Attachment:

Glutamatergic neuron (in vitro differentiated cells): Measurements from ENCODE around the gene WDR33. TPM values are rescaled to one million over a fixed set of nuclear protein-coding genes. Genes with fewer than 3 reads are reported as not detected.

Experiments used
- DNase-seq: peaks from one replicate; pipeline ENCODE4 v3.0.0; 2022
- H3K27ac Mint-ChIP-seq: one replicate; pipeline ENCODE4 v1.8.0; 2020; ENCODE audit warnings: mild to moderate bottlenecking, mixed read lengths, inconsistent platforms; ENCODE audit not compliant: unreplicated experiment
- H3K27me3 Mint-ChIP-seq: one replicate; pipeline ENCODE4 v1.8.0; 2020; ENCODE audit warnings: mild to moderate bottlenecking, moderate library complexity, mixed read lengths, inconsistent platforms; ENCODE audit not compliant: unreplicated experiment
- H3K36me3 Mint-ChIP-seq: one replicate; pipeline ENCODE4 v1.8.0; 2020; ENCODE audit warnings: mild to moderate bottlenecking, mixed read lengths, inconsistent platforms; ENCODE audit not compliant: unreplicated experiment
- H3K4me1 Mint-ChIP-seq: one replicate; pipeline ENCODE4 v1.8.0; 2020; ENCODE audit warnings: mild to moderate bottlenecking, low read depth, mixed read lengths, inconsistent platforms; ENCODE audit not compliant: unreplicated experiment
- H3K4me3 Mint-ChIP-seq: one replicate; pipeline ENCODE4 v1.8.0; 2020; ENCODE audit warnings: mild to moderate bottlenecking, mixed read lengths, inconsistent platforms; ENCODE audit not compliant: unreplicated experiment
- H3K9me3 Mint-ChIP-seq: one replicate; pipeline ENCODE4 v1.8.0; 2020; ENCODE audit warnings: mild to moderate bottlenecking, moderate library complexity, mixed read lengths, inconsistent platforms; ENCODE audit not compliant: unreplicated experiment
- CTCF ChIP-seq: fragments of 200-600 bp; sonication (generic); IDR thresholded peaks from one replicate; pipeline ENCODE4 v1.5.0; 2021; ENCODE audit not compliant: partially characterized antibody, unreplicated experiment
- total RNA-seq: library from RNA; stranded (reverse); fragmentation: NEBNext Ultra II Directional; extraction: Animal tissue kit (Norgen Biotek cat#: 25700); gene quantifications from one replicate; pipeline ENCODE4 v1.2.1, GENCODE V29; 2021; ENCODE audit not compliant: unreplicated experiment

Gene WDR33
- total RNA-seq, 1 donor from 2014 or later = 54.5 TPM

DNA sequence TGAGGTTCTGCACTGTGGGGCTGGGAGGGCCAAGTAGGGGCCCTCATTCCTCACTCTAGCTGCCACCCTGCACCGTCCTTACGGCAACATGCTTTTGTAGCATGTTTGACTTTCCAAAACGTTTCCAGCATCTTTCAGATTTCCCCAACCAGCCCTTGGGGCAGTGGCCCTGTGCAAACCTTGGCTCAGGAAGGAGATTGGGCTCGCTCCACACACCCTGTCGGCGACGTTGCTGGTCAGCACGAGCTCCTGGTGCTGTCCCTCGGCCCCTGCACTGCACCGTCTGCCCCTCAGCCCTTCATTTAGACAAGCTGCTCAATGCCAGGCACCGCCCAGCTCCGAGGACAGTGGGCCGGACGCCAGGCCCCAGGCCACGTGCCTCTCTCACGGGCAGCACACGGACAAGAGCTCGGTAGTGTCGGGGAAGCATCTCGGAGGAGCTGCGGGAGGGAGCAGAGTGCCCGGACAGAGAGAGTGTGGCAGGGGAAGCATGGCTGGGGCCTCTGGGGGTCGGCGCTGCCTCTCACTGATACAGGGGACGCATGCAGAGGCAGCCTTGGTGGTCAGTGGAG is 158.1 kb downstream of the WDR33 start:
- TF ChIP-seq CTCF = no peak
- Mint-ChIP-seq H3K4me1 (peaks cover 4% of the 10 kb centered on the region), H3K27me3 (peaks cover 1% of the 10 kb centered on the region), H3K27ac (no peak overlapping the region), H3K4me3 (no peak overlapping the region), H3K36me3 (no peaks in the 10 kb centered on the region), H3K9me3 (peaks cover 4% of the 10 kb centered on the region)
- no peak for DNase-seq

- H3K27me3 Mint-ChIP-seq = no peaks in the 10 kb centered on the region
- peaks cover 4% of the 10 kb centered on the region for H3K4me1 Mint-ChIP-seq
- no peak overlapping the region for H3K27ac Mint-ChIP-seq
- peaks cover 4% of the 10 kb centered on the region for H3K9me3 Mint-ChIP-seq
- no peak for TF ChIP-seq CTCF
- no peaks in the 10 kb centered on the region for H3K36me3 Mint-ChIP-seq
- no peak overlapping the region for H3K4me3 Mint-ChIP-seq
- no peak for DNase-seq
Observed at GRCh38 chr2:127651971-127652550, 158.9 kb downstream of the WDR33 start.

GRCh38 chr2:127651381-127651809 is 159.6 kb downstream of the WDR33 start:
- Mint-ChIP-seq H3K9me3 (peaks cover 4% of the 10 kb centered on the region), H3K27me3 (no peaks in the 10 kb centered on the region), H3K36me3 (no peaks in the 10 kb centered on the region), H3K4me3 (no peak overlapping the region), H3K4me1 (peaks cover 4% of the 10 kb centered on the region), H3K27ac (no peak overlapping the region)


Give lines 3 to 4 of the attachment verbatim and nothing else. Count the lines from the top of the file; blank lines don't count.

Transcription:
- DNase-seq: peaks from one replicate; pipeline ENCODE4 v3.0.0; 2022
- H3K27ac Mint-ChIP-seq: one replicate; pipeline ENCODE4 v1.8.0; 2020; ENCODE audit warnings: mild to moderate bottlenecking, mixed read lengths, inconsistent platforms; ENCODE audit not compliant: unreplicated experiment